Mr. GARDNER wished to know the difference between the words to be stricken out and those to be inserted.


On motion of Mr. BASSETT, the House went into Committee of the Whole on the resolutions submitted by him some days ago relative to the


Mr. BIBB moved to strike out the words "made perpetual," and insert "is continued in force un-portance. til repealed."

Mr. BIBB's motion was lost without a division. The question was then taken on concurring in the amendment of the Senate, and lost-yeas 26, nays 82, as follows:

The first resolution being under consideration, as follows:

Resolved, That provision ought to be made by law to prohibit the officers of Government from making any contract, on behalf of the United States, with any perIson being a member of either House of Congress, or with any other person for his or their use.

YEAS-Willis Alston, jr., David Bard, William W. Bibb, George W. Campbell, Epaphroditus Champion, Howell Cobb, Richard Cutts, James Elliot, William Findley, Francis Gardner, Isaiah L. Green, William Helms, James Holland, Walter Jones, William McCreery, Nicholas R. Moore, Jeremiah Morrow, Thomas Newbold, Thomas Newton, John Porter, Dennis Smelt, John Smilie, Jedediah K. Smith, John Taylor, Daniel C. Verplanck, and Jesse Wharton.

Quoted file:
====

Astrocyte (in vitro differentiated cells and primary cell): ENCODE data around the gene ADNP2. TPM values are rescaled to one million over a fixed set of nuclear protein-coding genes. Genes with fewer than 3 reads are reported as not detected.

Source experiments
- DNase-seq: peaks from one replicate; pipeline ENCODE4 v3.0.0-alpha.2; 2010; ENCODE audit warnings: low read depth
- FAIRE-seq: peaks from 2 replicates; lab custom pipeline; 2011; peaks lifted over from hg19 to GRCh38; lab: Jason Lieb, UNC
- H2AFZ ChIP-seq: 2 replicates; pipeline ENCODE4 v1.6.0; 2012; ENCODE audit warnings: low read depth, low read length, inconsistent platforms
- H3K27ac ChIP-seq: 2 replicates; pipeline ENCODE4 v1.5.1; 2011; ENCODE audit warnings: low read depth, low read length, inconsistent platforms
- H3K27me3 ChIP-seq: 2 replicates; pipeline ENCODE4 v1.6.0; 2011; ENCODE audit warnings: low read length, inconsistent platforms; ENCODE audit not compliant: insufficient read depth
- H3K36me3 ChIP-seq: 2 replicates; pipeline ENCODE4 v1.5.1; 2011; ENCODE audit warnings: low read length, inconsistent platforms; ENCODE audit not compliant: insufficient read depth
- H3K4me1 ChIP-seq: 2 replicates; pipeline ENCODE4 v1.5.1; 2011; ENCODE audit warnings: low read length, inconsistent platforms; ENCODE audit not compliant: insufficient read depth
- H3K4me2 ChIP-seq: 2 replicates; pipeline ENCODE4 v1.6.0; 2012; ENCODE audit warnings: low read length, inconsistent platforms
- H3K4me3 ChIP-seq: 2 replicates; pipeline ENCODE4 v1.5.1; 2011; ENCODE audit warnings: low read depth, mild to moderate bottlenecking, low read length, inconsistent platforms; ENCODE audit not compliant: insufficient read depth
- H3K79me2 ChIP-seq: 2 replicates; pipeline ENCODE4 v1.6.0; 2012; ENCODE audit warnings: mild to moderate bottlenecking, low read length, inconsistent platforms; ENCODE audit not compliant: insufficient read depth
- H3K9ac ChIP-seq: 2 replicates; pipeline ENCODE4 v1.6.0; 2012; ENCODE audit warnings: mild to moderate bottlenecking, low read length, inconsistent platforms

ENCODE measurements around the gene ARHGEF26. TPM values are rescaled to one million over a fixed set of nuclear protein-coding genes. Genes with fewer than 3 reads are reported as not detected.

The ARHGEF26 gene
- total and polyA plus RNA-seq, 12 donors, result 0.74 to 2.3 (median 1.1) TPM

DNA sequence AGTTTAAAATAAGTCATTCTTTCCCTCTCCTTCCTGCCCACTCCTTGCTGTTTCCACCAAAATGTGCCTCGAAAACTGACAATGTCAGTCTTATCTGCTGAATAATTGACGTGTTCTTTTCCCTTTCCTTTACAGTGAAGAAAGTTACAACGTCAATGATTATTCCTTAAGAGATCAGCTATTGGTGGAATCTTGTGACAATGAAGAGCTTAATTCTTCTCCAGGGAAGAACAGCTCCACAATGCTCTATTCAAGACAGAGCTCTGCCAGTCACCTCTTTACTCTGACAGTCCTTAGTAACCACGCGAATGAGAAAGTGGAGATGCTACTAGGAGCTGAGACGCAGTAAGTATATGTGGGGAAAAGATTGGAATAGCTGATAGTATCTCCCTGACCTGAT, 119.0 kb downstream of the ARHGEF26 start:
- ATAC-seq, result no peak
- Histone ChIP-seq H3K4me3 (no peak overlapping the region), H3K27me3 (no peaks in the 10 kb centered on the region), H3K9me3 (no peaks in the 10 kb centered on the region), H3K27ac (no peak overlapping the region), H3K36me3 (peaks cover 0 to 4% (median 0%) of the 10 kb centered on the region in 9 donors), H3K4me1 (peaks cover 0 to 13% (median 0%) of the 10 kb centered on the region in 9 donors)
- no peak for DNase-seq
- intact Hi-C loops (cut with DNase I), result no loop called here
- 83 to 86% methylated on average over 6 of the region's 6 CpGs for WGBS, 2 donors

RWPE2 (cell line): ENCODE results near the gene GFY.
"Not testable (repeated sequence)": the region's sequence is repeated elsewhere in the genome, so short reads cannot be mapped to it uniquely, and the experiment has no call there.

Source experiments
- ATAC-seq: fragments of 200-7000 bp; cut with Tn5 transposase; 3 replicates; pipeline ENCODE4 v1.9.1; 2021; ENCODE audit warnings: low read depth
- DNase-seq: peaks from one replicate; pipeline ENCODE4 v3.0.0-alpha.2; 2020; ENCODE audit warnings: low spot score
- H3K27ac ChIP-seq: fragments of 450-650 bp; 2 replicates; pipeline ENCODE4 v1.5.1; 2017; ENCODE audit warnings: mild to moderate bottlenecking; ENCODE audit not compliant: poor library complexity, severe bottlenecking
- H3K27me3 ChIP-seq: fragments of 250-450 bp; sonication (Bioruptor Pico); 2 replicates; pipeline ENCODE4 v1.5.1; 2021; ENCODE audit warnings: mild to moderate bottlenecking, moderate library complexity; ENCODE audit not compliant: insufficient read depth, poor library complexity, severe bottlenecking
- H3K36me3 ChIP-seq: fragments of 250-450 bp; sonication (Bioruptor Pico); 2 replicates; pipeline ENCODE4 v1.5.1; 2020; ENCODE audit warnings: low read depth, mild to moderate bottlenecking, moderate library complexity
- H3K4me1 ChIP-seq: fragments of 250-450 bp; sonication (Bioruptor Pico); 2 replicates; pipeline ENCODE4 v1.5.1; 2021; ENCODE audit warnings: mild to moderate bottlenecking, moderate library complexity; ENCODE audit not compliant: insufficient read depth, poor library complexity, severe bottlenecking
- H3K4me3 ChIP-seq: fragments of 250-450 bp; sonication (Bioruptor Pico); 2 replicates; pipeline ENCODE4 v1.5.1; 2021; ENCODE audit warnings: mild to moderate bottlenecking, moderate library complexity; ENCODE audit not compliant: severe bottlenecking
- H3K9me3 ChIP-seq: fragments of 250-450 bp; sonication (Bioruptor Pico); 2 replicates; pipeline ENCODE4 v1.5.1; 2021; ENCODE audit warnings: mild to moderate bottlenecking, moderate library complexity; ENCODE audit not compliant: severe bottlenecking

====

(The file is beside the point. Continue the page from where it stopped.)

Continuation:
NAYS-Evan Alexander, Lemuel J. Alston, Ezekiel Bacon, Joseph Barker, Burwell Bassett, Thomas Blount, Robert Brown, William A. Burwell, William

The resolution was carried-59 to 15.

The second resolution being under consideration, as follows:

Resolved, That every contract hereafter to be made on the part of the Government of the United States, shall contain a clause or condition to render the contract absolutely void, if the contractor should be elected a member of either House of Congress.

Mr. ROWAN objected to its passage, inasmuch as it was adding a qualification to Representatives, which Congress had no right to do, and as it might operate as an ex post facto law, vacating contracts already made.

Mr. CHANDLER objected to it, as it might have a tendency to prevent the fulfilment of contracts. A man might have made a contract, received a sum of money on account of it, and, by being elected a member of Congress, could evade the fulfilment of his contract; or might be deprived

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Government Contracts.

JANUARY, 1808.